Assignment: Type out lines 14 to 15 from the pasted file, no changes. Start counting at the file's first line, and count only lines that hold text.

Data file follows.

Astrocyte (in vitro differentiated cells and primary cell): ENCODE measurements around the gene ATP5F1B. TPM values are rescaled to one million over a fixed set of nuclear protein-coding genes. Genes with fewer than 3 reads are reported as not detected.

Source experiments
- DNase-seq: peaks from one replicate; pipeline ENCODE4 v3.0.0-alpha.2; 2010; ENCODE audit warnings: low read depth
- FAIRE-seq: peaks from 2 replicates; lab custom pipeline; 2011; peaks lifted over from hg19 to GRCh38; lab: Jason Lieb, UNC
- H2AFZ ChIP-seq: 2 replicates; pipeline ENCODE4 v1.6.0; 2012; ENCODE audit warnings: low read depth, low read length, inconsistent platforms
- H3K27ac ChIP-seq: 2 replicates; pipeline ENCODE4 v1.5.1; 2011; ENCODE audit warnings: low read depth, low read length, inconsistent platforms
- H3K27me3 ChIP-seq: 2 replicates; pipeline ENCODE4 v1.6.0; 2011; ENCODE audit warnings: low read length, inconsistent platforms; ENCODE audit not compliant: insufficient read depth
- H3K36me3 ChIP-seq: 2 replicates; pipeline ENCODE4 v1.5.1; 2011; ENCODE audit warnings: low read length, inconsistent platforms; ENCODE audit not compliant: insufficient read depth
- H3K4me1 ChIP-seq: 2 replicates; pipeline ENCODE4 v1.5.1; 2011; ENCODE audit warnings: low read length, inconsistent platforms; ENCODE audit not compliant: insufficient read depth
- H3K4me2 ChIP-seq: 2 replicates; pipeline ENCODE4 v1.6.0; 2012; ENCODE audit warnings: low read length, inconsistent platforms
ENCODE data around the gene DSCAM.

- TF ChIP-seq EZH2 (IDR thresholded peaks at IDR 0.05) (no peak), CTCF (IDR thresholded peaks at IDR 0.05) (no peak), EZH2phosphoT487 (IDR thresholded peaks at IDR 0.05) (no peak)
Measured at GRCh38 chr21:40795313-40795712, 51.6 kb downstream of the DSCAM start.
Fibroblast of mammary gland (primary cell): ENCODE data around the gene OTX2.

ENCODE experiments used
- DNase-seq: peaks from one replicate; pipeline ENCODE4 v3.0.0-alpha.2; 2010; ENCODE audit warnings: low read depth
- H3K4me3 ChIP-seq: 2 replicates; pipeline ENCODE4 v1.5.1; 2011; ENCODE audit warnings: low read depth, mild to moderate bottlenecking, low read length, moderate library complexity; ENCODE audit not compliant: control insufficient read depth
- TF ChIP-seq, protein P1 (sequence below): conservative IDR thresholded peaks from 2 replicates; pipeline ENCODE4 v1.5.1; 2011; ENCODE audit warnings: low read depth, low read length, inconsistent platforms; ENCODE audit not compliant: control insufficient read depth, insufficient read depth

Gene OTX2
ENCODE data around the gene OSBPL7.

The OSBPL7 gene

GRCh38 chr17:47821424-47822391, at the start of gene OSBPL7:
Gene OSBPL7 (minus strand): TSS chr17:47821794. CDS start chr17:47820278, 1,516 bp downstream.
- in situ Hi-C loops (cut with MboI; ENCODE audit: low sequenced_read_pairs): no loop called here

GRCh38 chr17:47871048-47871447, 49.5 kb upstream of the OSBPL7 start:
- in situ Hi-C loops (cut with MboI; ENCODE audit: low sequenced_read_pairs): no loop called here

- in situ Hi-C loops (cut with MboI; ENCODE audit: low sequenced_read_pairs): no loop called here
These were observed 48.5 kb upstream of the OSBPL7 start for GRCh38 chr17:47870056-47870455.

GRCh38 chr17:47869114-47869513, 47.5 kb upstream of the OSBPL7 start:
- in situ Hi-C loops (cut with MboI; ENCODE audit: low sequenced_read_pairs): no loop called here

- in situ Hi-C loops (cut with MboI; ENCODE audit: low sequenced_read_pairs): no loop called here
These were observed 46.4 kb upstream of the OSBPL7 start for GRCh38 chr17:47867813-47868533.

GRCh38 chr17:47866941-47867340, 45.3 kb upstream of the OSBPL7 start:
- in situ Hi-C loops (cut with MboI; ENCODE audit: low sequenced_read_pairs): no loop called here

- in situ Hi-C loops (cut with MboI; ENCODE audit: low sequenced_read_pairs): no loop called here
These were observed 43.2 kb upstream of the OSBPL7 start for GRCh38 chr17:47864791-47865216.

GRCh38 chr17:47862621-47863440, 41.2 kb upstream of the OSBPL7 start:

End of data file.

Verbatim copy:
Fibroblast of mammary gland (primary cell): ENCODE data around the gene OTX2.

ENCODE experiments used